Key Cybersecurity Considerations When Onboarding New Employees
It’s a common misconception that the only threats to an enterprise’s security come from external actors. Whether intentional or not, 47% of organizational data breaches are the result of internal human error, such as a misplaced device or document. Moreover, some employees present an even larger risk than others. According to recent reports, younger employees are more likely to bypass security protocols that are viewed as an impediment to their productivity. When it comes to onboarding new employees, young or old, enterprises must have proper security awareness & anti-phishing training, in addition to a strong privileged access management solution, to guard against the different types of human error that could create security vulnerabilities.
According to Verizon’s data breach report, “misdelivery” – sending something to the incorrect recipient – is one of the most common causes of data breaches. With convenient features such as auto-complete in email clients and applications, sending confidential information to the wrong person has never been easier. For example, an employee at a UK National Health Service clinic revealed the information of over 800 patients who had visited HIV clinics by entering email addresses in the “to” field rather than the “bcc” field. With proper security awareness training and email security, employees can better understand the gravity of such security mistakes and learn what steps they should take to completely secure their processes.
Generally speaking, users do not like using passwords – particularly strong ones. In fact, 123456 is consistently the most popular password in the world and over 40% of users use their email password for other services. Although not creating secure and unique passwords is a common mistake for many users, writing down and sharing passwords with coworkers are other ways they can be easily compromised.
To help prevent these problems, enterprises must have a strong privileged access management solution. As an integral part of any privileged access management solution, password managers should regularly change passwords and store & encrypt them to be disclosed only to admins or programs in which the passwords are required. Additionally, password manager technologies should be customizable, include comprehensive platform coverage and allow the extension of authentication security with hardware security modules, smart cards, USB tokens and more.
Vulnerabilities in computer programs and mobile applications are common. When vulnerabilities are discovered, software developers race to patch them and send updates to users. Users should immediately implement software updates. By delaying software updates, users leave their systems open to be exploited by cyber criminals who know the exact exploit to look for. The 2017 WannaCry ransomware attack, for example, impacted over 200,000 windows users. The hackers used an exploit known as “EternalBlue,” which had been patched by Microsoft months before the attack. With proper security awareness and anti-phishing training, the 2017 WannaCry attack could have been completely avoided, as users would have better understood the importance of frequent software updates.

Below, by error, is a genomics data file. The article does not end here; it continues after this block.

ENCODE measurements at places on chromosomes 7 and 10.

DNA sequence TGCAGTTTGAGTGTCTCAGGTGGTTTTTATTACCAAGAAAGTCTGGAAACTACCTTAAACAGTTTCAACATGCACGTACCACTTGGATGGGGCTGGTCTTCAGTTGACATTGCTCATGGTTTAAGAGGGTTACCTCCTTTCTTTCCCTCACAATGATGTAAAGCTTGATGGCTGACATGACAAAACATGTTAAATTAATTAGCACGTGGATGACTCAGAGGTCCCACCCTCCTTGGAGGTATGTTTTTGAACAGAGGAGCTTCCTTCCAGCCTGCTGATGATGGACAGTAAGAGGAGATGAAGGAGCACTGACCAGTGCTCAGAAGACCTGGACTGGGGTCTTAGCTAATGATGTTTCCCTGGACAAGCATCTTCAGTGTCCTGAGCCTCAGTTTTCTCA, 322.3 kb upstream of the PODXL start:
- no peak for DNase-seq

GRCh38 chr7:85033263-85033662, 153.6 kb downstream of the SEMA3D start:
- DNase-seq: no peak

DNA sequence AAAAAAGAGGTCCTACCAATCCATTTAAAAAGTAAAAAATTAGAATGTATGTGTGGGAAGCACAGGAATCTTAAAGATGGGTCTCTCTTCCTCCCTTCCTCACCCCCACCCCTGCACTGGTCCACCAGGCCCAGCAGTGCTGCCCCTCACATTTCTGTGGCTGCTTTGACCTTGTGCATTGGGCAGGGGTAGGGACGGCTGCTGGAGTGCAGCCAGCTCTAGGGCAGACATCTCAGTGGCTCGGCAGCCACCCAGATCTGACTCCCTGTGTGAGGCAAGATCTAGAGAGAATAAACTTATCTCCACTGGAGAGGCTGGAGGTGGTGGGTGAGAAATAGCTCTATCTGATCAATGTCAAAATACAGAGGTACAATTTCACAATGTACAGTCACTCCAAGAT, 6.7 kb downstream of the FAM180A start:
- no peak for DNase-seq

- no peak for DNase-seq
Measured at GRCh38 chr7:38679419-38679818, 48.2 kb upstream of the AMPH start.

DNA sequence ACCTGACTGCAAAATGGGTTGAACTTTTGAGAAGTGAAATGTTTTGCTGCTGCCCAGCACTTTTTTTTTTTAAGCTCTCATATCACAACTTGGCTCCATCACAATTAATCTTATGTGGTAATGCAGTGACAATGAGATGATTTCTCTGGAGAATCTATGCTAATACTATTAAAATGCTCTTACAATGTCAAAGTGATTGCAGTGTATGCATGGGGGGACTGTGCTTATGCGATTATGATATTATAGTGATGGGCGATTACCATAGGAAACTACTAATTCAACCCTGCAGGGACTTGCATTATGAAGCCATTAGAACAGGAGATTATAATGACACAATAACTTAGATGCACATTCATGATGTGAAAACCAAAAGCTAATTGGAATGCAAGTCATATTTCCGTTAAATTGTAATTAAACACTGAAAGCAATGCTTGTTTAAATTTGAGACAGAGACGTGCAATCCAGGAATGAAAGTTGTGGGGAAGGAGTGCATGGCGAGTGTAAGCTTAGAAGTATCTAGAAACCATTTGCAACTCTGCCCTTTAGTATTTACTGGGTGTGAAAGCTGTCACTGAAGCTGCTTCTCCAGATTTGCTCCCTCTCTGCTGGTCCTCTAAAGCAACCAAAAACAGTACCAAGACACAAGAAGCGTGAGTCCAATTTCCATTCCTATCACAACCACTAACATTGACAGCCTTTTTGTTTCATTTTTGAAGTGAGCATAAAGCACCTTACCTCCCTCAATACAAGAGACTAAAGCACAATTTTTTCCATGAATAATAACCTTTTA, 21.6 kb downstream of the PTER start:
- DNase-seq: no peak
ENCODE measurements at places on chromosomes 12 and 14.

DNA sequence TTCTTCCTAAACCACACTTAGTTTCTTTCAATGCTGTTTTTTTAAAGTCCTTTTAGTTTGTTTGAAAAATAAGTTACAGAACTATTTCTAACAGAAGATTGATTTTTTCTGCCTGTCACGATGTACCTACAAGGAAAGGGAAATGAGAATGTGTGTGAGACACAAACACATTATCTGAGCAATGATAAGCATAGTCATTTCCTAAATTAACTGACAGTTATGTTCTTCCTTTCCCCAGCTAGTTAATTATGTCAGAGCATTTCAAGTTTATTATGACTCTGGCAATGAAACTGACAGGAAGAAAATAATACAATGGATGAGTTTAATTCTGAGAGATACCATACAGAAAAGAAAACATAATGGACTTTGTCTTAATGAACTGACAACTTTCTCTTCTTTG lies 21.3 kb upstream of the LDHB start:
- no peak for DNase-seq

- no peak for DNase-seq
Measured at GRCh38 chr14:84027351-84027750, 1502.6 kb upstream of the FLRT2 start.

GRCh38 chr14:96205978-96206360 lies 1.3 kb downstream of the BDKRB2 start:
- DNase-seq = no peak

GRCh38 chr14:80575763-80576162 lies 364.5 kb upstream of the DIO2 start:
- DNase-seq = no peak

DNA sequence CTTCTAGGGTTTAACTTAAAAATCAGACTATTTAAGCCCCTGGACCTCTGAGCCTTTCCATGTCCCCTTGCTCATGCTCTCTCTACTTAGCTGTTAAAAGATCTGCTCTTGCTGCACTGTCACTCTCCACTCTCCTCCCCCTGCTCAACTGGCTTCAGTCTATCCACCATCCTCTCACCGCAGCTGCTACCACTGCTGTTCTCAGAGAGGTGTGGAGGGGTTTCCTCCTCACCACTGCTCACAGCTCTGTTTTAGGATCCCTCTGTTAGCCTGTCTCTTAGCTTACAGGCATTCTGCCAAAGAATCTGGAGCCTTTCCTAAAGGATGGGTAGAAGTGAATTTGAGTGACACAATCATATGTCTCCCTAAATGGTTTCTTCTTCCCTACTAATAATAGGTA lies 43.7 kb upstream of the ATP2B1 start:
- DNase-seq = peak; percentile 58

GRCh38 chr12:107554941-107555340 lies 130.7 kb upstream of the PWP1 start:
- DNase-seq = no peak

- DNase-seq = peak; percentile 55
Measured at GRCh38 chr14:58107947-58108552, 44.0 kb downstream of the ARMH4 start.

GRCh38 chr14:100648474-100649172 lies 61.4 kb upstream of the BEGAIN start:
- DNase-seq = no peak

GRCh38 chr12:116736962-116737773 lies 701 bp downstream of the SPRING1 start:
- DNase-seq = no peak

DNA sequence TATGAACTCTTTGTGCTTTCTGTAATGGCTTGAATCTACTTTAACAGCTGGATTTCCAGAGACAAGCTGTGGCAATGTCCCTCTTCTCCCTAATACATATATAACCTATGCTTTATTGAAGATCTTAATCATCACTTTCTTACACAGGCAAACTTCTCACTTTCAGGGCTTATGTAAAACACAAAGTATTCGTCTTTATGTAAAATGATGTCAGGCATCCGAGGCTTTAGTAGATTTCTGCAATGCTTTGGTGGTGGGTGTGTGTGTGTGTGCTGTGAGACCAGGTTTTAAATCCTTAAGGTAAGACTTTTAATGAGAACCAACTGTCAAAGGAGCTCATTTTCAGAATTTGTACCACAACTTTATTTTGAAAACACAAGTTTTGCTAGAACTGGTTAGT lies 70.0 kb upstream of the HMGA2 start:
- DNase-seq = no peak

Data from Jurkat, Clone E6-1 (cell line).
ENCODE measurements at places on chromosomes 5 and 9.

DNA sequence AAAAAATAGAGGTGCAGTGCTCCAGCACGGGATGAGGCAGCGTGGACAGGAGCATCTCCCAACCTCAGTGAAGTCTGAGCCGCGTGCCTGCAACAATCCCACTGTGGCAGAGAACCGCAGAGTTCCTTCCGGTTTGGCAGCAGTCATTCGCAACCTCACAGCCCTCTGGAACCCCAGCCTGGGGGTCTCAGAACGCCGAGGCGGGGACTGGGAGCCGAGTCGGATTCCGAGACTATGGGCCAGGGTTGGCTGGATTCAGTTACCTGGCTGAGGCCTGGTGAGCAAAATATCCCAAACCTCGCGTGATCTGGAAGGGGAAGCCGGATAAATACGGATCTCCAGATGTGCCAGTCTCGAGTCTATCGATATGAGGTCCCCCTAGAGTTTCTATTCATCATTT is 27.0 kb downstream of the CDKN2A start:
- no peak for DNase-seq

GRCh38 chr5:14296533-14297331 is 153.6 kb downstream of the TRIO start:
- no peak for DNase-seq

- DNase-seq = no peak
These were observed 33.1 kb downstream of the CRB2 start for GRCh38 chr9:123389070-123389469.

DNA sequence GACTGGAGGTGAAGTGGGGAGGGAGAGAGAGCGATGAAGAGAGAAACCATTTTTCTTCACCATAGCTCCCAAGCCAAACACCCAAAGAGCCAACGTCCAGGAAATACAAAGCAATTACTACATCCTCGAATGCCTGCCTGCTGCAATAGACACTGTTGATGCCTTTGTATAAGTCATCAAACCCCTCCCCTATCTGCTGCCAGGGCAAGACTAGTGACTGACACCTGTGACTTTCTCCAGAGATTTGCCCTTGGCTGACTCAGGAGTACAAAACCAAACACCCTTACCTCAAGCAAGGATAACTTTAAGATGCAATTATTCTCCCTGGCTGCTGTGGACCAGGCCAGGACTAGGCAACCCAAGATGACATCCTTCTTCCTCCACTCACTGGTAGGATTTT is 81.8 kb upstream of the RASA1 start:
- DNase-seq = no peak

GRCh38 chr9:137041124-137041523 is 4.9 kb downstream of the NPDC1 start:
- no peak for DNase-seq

Many accidental employee security errors could have been avoided with proper training and awareness. It’s incredibly important to reduce employee’s opportunity to commit errors in enterprise cybersecurity. With strong email security, security awareness training and privileged access management, enterprises can be fully-educated and have the automated tools needed to ensure cybersecurity best practices are in place.
Ultimately, all organizations stay connected through email, which carries information from one employee to another. Basically, email communication is the channel used by every company for internal and external communication. However, the primary question is, "How secure is the email system?"
Although email phishing has taken many forms throughout the years, the most common type of email scam is also the oldest. Since 2003, black-hat hackers have created domain names and web pages that look virtually identical to actual websites and have linked these copycat sites to vulnerable users via emails. It is increasingly difficult to tell the difference between a real web page and a fake one, especially for companies without sophisticated anti-phishing tools. For all companies, it's important to have the best anti-phishing solutions in place to ensure all data is protected and downtime is avoided.
Have you ever received an email that looks totally legitimate, links to a website that looks real, and asks for personal information? It is becoming harder and harder to know who and what can be trusted. Phishing is the practice of trying to get an unsuspecting email user to engage with an email in some way (opening, clicking, downloading an attachment, sending money, etc.).